Abuse of discretion: misunderstanding the deference accorded trial court rulings.
In 1980, the Florida Supreme Court finally created that definition in Canakaris v. Canakaris, 382 So. 2d 1197 (Fla. 1980). Unfortunately, the court did not reject, or even discuss, gross abuse of discretion or any other heightened form of abuse. However, the Supreme Court has never thereafter discussed or relied on the concept of a gross abuse of discretion.
The definition of abuse of discretion in Canakaris established the "no reasonable person" standard. After Canakaris, a more deferential standard of review, such as gross abuse of discretion, was unworkable because the legitimacy of trial court rulings could never be supported by a standard lower than the "no reasonable person" standard.
The case law in the last 20 years demonstrates the inability of good judges to apply the gross abuse of discretion standard in a post-Canakaris world. The courts have attempted various one- and two-tiered approaches to the standard, none of which is entirely satisfactory. Currently, the district courts of appeal seem to have the option of applying either a gross abuse of discretion or an abuse of discretion standard when reviewing a trial court's discretionary rulings, a situation which creates the appearance of inconsistency and unfairness.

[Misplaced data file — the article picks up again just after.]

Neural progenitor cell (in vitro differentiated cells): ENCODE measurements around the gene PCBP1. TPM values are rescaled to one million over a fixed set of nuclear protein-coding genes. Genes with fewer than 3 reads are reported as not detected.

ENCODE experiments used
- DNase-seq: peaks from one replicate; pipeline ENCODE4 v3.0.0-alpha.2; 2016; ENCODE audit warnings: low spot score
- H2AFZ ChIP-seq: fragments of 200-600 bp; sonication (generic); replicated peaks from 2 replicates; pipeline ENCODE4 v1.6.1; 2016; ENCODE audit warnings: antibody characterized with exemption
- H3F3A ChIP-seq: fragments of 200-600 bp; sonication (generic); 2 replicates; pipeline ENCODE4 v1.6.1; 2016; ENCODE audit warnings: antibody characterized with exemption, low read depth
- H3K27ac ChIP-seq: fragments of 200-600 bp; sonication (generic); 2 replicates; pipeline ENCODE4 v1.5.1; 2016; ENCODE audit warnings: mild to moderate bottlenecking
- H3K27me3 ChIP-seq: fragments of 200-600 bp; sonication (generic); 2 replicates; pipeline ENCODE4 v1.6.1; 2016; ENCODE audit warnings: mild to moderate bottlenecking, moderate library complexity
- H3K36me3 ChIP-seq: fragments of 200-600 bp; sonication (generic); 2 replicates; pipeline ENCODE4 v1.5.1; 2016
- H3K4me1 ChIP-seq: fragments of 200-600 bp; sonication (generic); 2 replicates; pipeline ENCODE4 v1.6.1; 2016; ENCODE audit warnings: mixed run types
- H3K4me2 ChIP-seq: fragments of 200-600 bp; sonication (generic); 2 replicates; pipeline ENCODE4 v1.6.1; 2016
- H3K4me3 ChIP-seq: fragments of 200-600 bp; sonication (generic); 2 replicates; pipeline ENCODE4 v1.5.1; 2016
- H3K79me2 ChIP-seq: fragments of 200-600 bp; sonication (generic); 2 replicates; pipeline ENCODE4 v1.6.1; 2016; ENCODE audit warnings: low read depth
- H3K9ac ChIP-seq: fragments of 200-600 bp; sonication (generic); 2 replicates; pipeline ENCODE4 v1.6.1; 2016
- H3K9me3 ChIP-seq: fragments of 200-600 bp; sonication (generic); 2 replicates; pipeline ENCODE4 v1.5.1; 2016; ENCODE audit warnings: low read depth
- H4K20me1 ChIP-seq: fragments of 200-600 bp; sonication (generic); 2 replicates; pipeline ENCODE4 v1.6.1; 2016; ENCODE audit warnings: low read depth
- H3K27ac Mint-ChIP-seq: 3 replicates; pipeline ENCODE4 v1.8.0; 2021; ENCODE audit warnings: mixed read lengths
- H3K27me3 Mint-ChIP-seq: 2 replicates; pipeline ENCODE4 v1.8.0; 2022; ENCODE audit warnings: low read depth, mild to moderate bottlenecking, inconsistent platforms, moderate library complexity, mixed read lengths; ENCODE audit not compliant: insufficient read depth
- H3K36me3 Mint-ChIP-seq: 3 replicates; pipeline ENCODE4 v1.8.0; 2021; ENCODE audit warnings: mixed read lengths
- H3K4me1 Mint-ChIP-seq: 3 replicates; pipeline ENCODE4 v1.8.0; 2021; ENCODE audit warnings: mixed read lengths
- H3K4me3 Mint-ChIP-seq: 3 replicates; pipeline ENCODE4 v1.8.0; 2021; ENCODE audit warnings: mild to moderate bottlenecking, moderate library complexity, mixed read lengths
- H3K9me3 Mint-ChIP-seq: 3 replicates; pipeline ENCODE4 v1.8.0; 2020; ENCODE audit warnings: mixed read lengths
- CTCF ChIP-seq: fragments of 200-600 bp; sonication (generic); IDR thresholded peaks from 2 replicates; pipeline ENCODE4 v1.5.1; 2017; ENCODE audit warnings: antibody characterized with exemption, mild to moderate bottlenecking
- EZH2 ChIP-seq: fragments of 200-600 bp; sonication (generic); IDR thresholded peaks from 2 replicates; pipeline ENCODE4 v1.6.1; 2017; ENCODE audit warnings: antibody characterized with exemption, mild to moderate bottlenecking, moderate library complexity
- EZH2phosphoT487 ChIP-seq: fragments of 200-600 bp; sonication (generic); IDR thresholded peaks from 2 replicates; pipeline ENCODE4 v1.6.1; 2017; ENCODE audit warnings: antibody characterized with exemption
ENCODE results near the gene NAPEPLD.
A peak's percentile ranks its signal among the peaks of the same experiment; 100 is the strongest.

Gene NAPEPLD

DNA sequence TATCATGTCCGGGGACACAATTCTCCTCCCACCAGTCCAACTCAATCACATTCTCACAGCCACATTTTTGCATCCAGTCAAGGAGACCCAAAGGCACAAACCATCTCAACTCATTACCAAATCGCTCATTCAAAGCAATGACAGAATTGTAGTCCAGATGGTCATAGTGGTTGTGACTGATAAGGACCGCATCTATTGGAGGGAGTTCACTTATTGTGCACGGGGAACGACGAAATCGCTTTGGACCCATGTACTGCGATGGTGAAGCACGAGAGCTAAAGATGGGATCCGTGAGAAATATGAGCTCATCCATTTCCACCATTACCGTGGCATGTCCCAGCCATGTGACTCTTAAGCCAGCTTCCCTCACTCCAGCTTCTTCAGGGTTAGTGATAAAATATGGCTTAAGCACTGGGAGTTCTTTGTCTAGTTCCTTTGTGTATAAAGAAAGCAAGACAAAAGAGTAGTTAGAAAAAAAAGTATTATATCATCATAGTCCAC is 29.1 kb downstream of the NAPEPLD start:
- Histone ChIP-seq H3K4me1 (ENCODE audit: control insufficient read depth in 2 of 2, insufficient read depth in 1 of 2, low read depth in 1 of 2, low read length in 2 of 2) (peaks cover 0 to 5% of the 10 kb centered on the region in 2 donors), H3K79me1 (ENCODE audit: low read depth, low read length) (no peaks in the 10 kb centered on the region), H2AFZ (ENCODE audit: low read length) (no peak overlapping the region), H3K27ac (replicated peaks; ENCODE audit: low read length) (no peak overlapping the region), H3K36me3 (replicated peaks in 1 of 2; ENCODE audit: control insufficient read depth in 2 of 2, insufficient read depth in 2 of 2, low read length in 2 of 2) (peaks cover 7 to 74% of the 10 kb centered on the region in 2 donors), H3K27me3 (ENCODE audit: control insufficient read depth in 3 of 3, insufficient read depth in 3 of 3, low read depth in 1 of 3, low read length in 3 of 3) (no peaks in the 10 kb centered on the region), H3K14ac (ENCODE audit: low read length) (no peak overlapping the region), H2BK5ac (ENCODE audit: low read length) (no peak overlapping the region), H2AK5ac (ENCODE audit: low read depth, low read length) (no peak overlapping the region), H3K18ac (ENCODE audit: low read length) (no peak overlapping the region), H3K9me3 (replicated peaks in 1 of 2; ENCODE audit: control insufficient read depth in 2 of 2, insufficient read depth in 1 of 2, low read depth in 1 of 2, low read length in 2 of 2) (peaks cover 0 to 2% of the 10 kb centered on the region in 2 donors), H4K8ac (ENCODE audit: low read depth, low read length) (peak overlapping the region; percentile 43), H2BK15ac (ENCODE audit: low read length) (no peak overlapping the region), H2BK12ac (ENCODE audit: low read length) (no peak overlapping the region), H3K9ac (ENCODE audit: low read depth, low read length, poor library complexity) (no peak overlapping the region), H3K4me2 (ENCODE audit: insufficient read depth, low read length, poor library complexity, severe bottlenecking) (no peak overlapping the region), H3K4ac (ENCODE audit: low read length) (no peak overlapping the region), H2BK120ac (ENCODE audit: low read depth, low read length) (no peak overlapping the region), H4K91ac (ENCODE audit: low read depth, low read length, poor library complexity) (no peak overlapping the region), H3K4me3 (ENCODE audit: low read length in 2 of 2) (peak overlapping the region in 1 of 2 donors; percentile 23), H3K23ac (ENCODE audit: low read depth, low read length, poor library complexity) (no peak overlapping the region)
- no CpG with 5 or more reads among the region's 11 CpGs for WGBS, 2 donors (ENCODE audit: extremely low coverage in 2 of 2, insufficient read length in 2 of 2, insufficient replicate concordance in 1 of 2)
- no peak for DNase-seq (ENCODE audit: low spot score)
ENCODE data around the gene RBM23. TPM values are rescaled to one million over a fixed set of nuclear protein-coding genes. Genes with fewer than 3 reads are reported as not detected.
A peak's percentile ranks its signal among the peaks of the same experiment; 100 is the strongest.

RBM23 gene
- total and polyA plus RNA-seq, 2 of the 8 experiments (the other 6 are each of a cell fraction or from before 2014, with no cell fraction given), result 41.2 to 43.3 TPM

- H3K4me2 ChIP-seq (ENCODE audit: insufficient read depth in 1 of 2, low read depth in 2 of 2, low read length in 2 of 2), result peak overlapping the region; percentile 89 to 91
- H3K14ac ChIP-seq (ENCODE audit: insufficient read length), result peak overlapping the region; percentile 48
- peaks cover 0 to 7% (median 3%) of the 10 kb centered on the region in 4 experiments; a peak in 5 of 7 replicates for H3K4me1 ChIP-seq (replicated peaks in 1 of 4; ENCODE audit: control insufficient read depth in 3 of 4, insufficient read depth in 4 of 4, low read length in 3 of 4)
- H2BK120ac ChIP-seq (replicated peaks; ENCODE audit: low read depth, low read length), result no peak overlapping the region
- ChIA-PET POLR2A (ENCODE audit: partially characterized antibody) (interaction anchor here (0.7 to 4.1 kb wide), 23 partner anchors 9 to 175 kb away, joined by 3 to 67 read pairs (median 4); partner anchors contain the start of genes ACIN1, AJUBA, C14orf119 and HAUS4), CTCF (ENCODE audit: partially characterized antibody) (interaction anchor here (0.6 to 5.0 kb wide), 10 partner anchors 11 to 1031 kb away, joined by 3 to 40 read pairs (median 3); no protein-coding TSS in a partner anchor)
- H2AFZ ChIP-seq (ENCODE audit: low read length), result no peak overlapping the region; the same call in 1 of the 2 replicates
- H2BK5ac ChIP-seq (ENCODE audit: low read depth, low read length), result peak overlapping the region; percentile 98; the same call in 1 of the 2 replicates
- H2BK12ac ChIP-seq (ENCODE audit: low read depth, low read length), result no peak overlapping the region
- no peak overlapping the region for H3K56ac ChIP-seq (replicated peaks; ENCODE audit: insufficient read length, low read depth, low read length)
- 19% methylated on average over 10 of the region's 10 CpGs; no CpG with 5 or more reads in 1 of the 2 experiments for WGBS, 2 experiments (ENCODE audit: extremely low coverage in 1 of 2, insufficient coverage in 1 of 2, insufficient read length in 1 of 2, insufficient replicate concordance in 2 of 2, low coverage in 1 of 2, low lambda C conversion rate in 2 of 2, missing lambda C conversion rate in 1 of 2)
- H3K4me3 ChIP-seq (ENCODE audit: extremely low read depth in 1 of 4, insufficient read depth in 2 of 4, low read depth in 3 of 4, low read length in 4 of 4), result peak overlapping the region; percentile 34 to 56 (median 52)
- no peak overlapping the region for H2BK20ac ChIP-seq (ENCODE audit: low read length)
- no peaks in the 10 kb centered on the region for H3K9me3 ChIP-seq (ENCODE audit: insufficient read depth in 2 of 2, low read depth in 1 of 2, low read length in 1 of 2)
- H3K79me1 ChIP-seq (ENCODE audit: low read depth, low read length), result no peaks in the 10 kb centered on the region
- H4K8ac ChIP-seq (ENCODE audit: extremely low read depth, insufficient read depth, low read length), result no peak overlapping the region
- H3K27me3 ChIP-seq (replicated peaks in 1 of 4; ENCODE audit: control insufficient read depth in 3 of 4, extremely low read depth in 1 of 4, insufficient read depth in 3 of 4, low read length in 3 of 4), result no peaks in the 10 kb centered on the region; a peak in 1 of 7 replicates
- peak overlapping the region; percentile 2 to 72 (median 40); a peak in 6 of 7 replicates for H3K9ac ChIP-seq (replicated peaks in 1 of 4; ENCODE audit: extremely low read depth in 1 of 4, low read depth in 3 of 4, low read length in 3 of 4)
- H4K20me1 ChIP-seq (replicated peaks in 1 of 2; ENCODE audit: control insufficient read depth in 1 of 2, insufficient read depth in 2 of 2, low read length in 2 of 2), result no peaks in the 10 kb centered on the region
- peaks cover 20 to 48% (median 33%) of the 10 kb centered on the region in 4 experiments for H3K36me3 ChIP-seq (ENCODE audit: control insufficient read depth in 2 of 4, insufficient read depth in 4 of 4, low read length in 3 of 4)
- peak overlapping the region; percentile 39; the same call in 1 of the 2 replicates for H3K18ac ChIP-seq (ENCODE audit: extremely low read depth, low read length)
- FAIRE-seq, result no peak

In order to rectify this situation, Florida should once again follow the lead of Illinois and reject all standards of review that are more deferential than "abuse of discretion." Florida should embrace a single abuse of discretion standard, recognizing that this standard of review is tempered by the nature of the issue on appeal. Some issues involve public policies or established case law that effectively narrow the trial court's options and reduce the appellate court's deference to that trial court's decision. Other issues involve matters that are very difficult to second-guess on review or have no outcome that is preferred by policy or case law. In these cases, abuse of discretion results in great deference to the trial court. Thus, it is the underlying policies associated with the specific legal issues, and not the verbiage of the standard of review, that apportions power over the finality of judgments between trial courts and appellate courts. The district courts should certify the application of the "gross abuse of discretion" standard in this post-Canakaris world to the Florida Supreme Court in hopes that it will provide the needed guidance.
Historical Development of Gross Abuse of Discretion Standard in Florida